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Doom Patrol: Let's Talk About Fathers and Daughters

Doom Patrol: Let's Talk About Fathers and Daughters

By Ashley V. Robinson Friday, February 15th, 2019

Doom Patrol is known for being imaginative, weird and surreal. Yet, Ashley V. Robinson finds something much more down-to-earth and personal to celebrate in its debut episode.

Did you know the original name for Doom Patrol before it was Doom Patrol was the Legion of the Strange? That little factoid alone tells you most everything you need to know about Doom Patrol, the new DC Universe series based on the notoriously weird DC comic series, going in. I could throw a whole bunch of comic book history fun facts at you or let you in on some of the Easter Eggs you’re going to get to see in the pilot episode (or the second episode, which I was also lucky enough to have seen!), but the strange out there Grant Morrison-ness of it all is not why I almost instantly fell in love with Doom Patrol.

Let me be honest, everything I knew about the Doom Patrol going into the show came through the lens of Beast Boy. If you’ve stuck around for enough of my articles here on the site then you know what a Teen Titans fan I am. The Titans’ little green shapeshifter holds a very special place in my heart. For that reason, I was thrilled to see this new small screen Doom Patrol introduced to us via Ryan Potter’s Garfield Logan on Titans.

…this is all to say that I was no expert on DC’s weirdest team going in.

Let me be honest about something pretty personal—my father passed away when I was a teenager after a lengthy battle with an illness. That experience colors so many aspects of my life and definitely affects the way I consume media. Storylines about dads and kids always touch my heart and often push me to tears. It’s just a very specific way that I experience the world.

I bet that wasn’t what you were expecting to read three paragraphs into a Doom Patrol piece, but here we are—in it together!—just like the show’s team. Surprisingly, the show dips into the world of fathers and daughters thematically in a literal and metanarrative sense from the opening moments. I’m going to avoid spoilers, but I will let you know that the father side of the relationship evolves strictly around Robotman. He’s easily the most visually striking character—and often the protagonist of the Doom Patrol comic books—so it makes sense to me that the show would place him at the forefront as well. Before he was Robotman, he was Cliff Steele.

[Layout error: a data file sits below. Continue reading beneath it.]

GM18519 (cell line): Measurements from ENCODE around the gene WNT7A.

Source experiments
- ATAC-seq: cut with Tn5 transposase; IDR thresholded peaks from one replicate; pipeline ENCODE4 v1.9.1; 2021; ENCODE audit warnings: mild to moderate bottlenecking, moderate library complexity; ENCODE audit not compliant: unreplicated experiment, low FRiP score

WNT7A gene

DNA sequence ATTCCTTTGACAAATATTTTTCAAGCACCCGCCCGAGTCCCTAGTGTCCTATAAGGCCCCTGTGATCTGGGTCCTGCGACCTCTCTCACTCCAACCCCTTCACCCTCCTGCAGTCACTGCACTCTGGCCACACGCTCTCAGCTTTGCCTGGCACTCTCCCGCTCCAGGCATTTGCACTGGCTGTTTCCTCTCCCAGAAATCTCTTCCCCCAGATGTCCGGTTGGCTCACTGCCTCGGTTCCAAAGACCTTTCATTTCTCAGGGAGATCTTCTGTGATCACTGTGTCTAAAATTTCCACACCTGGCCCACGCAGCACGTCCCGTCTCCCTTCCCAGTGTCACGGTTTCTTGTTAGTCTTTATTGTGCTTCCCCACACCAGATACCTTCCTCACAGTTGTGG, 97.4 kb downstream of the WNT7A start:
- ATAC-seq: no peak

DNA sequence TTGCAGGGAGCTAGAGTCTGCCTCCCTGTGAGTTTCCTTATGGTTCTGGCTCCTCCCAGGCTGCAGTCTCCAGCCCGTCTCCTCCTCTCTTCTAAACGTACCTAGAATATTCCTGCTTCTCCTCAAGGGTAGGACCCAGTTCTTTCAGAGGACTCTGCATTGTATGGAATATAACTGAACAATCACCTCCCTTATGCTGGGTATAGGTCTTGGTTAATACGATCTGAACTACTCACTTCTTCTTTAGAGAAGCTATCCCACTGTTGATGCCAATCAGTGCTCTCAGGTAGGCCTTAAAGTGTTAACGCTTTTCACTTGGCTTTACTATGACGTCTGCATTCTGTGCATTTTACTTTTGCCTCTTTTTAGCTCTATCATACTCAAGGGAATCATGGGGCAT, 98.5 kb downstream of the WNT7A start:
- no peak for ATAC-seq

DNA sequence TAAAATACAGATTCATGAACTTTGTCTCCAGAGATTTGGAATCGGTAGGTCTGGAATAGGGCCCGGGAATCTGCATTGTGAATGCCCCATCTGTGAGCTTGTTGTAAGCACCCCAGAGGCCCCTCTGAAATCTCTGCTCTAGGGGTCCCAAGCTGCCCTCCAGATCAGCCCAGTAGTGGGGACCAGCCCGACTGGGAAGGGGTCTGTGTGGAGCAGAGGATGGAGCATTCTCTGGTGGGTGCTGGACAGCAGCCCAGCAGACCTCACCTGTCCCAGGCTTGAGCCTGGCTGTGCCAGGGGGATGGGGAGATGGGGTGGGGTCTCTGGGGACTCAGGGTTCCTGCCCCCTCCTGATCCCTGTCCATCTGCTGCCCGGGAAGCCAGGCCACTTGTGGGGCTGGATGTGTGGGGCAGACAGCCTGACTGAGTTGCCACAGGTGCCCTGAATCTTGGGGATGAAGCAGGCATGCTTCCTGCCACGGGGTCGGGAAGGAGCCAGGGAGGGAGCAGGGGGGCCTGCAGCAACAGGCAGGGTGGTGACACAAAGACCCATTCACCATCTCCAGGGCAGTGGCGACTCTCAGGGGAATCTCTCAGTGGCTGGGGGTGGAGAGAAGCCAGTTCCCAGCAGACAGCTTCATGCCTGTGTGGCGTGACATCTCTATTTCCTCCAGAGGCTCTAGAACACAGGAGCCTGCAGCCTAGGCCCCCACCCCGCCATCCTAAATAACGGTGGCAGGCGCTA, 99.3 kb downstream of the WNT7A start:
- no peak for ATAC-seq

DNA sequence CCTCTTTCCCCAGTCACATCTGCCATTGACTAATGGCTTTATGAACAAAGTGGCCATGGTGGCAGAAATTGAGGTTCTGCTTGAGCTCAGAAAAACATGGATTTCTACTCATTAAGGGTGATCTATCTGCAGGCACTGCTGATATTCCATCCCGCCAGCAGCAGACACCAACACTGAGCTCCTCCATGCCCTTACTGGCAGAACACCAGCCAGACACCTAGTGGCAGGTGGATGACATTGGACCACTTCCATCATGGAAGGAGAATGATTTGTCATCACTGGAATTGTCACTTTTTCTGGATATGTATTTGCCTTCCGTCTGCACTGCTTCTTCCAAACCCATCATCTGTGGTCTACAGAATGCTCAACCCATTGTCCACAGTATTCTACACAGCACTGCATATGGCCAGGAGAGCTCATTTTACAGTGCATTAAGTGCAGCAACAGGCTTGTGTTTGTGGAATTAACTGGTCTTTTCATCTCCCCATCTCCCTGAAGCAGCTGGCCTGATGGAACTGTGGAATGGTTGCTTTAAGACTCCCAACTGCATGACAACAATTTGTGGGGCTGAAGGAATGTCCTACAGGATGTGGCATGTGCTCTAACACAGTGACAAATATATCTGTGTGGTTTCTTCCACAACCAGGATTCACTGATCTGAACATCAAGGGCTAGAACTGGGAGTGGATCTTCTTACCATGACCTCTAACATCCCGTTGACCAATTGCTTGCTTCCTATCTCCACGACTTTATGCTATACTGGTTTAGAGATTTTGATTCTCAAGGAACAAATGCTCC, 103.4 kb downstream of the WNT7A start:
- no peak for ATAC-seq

Cliff Steele had a daughter.

If you’re familiar with comics and dramatic narrative structure, then you can probably make an educated guess about the type of father Cliff Steele was. Through a series of flashbacks, we are constantly reminded of the mistakes Cliff Steele made.

Robotman, for all the shared grey matter, is not Cliff Steele. He probably imagines himself as something worse inside his metal body, but for my money, he’s 1,000 times the man he ever was covered in muscles and flesh. Robotman wallows in the guilt resulting from his human choices until he is introduced to Crazy Jane.

If you can’t extrapolate from the name, Crazy Jane is one of the most Grant Morrison-y Grant Morrison creations of all time. She’s a lot like so many of us nerdy girls were when we were younger. Jane’s angry and in pain, and has wrapped all of that up in an aggressive personality. I must confess, I was not taken with Crazy Jane when she first stormed across the screen. It was not until she and Robotman started spending some significant scenes together (with shots and dialogue lifted right out of DOOM PATROL #19 by Grant Morrison and Richard Case), that it clicked for me.

There is a ton of compelling, beautiful, well-acted and funny stuff going on in Doom Patrol. I think it’s a very special show, and I can’t wait to gauge the world’s reactions to it, but for me, it’s all about the evolution that is going to be taking place between this surrogate father and daughter. For me, that particular dynamic is so sacred—and not always well represented in popular media—that Doom Patrol has literally touched my heart right out of the gate.

What’s more, there is a larger family dynamic at play beyond the father/daughter dynamic. Larry and Rita could arguably be slotted into the father and mother roles for the larger team, with Chief as the frightening patriarch and Cyborg as…well…that might be getting into spoiler territory!

If you and I know anything about superhero stories, and I believe we both do, we can make a guess at where Robotman and Crazy Jane’s relationship is going to go. At this point I’m not quite sure who is going to be putting themselves in mortal peril for the other. What I am sure of is that I’ll be in tears whenever it comes to pass.

It turns out fathers and daughters can be found anywhere, even in the Legion of the Strange!
 

Doom Patrol debuts today on DC Universe. Not yet subscribed? Click here to change that!

Ashley V. Robinson writes about TV, movies and comics for DCComics.com and is a regular contributor to the Couch Club, our weekly television column. You can find her on Twitter at @AshleyVRobinson and on the Jawiin YouTube channel.